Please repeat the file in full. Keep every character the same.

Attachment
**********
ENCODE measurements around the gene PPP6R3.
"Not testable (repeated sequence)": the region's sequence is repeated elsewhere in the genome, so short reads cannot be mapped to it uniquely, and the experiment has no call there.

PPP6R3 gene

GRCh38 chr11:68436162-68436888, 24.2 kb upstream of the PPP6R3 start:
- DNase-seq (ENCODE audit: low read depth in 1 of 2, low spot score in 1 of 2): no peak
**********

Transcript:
ENCODE measurements around the gene PPP6R3.
"Not testable (repeated sequence)": the region's sequence is repeated elsewhere in the genome, so short reads cannot be mapped to it uniquely, and the experiment has no call there.

PPP6R3 gene

GRCh38 chr11:68436162-68436888, 24.2 kb upstream of the PPP6R3 start:
- DNase-seq (ENCODE audit: low read depth in 1 of 2, low spot score in 1 of 2): no peak